|Reference : Reproducibility of dynamometric and non-dynamometric trunk extensor muscle tests in pati...|
|Scientific congresses and symposiums : Poster|
|Human health sciences : Laboratory medicine & medical technology|
Human health sciences : Orthopedics, rehabilitation & sports medicine
|Reproducibility of dynamometric and non-dynamometric trunk extensor muscle tests in patients with chronic low back pain|
|Vanderthommen, Marc [Université de Liège - ULg > Département des sciences de la motricité > Kinésithérapie spécifique et réadaptation motrice >]|
|Grosdent, Stéphanie [Université de Liège - ULg > > Médecine de l'appareil locomoteur >]|
|Crielaard, Jean-Michel [Université de Liège - ULg > Département des sciences de la motricité > Evaluation et entraînement des aptitudes physiques - Médecine physique et réadaptation fonctionnelle >]|
|Demoulin, Christophe [Université de Liège - ULg > Département des sciences de la motricité > Kinésithérapie spécifique et réadaptation motrice >]|
|6th Congress of the European Federation of IASP Chapter (EFIC)|
|9-12 September 2009|
|European Federation of IASP Chapter (EFIC)|
|[en] Background and Aims:
Literature describes several dynamometric and non-dynamometric tests to assess trunk extensor muscle performances. In patients with chronic low back pain (CLBP), reproducibility of such assessments remains understudied. The purpose of this study was to compare reproducibility of two dynamometric tests and of the widely used Sorensen test.
44 patients (22 men, 22 women; age range: 30-60 years) with CLBP (mean Roland-Morris disability scores reaching 6 ± 3.4) were randomized into two groups attending two assessment sessions. Group 1 (12 men and 12 women) underwent two tests (i.e. a maximal strength test (figure 1) and a static endurance test requiring to maintain as long as possible a torque of 50 percent of maximal strength previously determined (figure 2)) performed on a specific trunk extensor dynamometer (David Back). Group 2 (10 men and 10 women) was submitted to the non-dynamometric Sorensen test (lifting the upper trunk and maintaining the horizontal position) (figure 3). For both groups, tests were performed twice (spaced by 15 minutes) during the first session (intra-session reproducibility) and once during the second session (inter-session reproducibility) happening 2 to 7 days later.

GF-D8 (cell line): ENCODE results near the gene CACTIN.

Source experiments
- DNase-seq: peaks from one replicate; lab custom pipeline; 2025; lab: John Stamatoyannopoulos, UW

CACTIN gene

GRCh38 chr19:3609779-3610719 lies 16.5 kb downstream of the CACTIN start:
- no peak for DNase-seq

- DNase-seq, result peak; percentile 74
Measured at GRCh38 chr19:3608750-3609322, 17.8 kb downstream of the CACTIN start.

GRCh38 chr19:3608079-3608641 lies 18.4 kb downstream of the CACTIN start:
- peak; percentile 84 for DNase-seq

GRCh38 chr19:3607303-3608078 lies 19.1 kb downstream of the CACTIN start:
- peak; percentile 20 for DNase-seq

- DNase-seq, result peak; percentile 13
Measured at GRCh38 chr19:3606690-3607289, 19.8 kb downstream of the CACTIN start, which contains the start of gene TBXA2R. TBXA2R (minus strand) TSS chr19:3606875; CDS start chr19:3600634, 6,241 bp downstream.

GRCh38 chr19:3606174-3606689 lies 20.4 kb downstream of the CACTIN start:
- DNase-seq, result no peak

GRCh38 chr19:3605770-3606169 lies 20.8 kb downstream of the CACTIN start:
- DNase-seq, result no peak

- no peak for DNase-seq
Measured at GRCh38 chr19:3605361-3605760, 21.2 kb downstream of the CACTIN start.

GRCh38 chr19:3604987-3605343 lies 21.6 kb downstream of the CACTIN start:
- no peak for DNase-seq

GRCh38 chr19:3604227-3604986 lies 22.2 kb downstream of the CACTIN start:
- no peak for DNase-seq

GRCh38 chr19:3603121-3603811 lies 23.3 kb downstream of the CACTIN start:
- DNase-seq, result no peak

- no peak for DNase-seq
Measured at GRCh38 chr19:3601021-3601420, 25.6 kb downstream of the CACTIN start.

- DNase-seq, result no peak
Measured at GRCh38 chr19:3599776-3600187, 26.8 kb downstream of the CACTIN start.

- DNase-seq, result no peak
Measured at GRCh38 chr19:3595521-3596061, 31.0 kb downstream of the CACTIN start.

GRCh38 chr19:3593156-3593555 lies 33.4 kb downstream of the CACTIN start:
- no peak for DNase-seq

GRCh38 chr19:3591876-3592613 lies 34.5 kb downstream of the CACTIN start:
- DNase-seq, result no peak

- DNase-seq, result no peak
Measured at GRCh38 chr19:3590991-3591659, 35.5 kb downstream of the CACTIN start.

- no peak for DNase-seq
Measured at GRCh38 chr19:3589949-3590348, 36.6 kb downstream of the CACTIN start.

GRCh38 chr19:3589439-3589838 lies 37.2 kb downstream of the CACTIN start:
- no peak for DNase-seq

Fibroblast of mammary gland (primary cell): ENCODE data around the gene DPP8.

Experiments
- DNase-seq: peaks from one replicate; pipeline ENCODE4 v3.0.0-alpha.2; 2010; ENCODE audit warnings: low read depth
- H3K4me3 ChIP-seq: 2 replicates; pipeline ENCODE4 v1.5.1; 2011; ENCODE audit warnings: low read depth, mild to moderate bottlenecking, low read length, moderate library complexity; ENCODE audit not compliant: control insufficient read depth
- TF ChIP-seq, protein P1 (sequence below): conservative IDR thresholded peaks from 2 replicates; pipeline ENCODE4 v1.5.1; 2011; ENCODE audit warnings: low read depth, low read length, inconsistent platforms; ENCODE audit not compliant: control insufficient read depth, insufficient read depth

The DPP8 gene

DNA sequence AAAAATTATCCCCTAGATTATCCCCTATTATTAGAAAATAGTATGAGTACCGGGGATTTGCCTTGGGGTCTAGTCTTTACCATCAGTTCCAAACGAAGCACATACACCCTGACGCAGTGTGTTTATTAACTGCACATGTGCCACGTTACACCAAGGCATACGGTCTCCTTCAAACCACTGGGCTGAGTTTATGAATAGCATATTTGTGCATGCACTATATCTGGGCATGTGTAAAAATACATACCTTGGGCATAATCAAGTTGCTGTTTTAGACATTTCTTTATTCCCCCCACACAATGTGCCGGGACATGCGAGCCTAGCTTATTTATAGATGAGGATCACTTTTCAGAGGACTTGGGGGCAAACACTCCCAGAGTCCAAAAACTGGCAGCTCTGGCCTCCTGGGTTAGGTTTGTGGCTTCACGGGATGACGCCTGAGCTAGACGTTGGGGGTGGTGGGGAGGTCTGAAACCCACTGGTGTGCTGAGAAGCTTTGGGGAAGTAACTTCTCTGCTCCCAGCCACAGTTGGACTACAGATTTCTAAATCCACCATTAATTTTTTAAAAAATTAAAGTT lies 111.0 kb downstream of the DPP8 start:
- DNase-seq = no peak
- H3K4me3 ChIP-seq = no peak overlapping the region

Mean torques reached 2.67 ± 0.63 Nm/Kg (women) and 3.66 ± 0.75 Nm/Kg (men) for the strength test. Mean maintaining times were 83 ± 34 s for the endurance test and 99 ± 28 s for the Sorensen test.
The Table presents coefficient of variations (CV) and limits of agreement (LOA) related to the intra-session and inter-session reproducibility.
Reproducibility appeared satisfactory for the strength test, moderate for the Sorensen test and low for the dynamometric endurance test in patients with moderate CLBP.
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